Savoring Summer- Guest Post from Oui Chef

“There comes a time in every rightly constructed boy’s life that he has a raging desire to go somewhere and dig for hidden treasure.” These may be Mark Twain’s words, but they are Steve Dunn’s memories, and they are sweet like lobster. My summer series continues with this from Oui Chef. GREG

My early childhood summers were fabulously routine, but never boring.  I grew up in a typical New England “beach” town, so for me, summer travel required no more than a 4 mile trek.

Each summer vacation started the same, with Mom packing coolers of food and crates full of our summer duds (really nothing more than a few bathing suits and t‑shirts), and loading them all into the Jeep.  A quick stop in town for a tide chart, and a brief stint in the barber’s chair for a short, summer crew-cut, and we were on our way to Saquish.

Saquish was, and still is, a little time-portal of a place.  A spit of sand jutting into the Atlantic, that while only a mere four miles from the town in which I lived, felt like a world away.  It was there that my folks rented a cottage for us each summer, a small 2 bedroom number with no electricity and a rather charming little out-house.  And it was from this little cottage that my sibs and I would dart each morning in search of whatever great adventure awaited us that day.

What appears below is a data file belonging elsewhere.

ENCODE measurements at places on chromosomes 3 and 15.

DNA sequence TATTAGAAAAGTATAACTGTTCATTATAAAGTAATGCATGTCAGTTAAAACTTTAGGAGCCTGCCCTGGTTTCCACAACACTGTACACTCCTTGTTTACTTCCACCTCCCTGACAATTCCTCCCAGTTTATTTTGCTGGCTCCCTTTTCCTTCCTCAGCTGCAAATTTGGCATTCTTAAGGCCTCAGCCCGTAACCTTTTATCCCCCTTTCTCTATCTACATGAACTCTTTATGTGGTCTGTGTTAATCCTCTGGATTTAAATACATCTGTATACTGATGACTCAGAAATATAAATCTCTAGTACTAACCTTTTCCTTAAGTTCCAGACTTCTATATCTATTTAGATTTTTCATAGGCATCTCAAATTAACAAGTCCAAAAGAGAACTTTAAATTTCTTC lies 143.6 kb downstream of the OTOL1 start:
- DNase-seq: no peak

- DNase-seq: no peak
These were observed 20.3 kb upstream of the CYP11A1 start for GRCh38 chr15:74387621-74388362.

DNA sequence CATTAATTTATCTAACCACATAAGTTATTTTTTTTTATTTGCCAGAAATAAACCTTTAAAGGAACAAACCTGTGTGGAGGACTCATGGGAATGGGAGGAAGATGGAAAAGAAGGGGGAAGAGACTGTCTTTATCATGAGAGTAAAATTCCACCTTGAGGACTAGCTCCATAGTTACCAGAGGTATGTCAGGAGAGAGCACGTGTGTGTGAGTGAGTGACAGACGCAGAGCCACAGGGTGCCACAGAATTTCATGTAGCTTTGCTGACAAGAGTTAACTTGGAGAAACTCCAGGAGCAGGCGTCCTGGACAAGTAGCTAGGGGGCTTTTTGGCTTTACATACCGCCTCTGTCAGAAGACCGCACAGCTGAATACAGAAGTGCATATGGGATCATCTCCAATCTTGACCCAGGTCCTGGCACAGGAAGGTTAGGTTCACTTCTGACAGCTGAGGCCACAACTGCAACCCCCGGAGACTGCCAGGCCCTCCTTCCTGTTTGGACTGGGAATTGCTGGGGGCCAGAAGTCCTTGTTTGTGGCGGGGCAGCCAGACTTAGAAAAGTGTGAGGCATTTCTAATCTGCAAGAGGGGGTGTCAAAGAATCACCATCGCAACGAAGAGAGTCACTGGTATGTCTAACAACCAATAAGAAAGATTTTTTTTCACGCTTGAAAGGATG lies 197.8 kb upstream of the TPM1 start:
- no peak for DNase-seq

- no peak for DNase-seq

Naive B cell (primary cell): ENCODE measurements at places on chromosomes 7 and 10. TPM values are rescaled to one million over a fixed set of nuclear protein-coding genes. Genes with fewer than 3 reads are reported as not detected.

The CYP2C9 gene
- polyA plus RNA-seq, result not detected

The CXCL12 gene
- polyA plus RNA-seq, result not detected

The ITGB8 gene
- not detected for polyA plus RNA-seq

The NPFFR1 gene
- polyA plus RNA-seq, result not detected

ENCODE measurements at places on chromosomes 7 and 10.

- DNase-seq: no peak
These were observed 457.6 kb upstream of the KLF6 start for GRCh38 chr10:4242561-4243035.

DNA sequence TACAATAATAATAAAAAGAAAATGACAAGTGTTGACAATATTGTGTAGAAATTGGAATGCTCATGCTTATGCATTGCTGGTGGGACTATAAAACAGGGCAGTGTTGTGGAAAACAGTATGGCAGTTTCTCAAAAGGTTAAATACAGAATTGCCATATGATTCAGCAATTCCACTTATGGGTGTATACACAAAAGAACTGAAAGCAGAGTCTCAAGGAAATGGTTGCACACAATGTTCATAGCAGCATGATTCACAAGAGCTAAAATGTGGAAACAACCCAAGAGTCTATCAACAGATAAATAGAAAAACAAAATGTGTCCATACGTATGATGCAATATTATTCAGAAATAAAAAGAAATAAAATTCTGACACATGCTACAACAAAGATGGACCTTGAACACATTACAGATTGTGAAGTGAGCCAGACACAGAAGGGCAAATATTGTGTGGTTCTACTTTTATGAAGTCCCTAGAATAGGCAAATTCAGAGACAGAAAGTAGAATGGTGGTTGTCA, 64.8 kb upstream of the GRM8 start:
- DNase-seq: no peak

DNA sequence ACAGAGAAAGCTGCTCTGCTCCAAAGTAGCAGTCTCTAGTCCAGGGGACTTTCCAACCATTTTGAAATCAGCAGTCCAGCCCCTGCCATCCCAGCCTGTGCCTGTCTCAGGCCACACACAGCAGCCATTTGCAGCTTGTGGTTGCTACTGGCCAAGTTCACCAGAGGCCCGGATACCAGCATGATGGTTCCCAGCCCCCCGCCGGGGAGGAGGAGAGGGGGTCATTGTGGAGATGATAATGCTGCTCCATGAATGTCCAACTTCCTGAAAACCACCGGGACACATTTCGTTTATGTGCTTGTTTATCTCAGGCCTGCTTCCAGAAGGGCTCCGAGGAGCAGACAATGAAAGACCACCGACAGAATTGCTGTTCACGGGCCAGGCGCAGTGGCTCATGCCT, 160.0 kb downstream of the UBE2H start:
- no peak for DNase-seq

bouysRemember what I said about routine?

The first few days of summer were always spent the same way, with the three of us and our posse scavenging the 3+ miles of beach for lobster pots and buoys that had been washed ashore over the prior winter.  Winter storms here can be ferocious, and a good Nor’easter can wreak havoc on pots left to winter-over.  In those days pots were still made of wood, and as such, were generally splintered beyond repair by the time we found them.  We didn’t care though, because our little band of coastal archeologists, were really only interested in the colorful buoys attached to them.

Each of us carried a pocket-knife, and upon claiming a buoy would sever the rope linking it to the pot, and drag it into our own pile.  A competition of sorts would ultimately develop with bragging rights going to the kid who found the most buoys, as well as the one who found the prettiest one.  You see, each lobsterman would paint his buoys with a unique brightly colored design to distinguish his pots from all others.  At lunch time, we’d tie all of our buoys together and run down the beach as fast as we could, dragging them behind as if they were monstrous fishing lures, and we were trolling the beach,  trying to land “the big one”.

Once delivered home, the buoy competition was taken up by our folks, who used the pot markers to decorate the outside of their cottages.  In a quickly escalating display of artistic expression, buoys could be found strung hither and yon like over-sized Japanese lanterns, adding delightful splashes of color to otherwise grey, weatherworn buildings.

East Coast Fishing BoatsOf course, collecting derelict buoys was just the start of our summer-time fascination with all things “lobster”.  Long after the beach was cleaned of the winter’s debris, our attention never wavered far from our local lobstermen and their daily catch.  Each day we would watch dozens of lobsterman, bob and weave their way between hundreds of competing buoys and pots to check, clean and re-bait theirs.  I can still see them, in calm waters and rough, moving among each other as though choreographed, never colliding, and rarely fouling a line, it was a beautiful thing to see.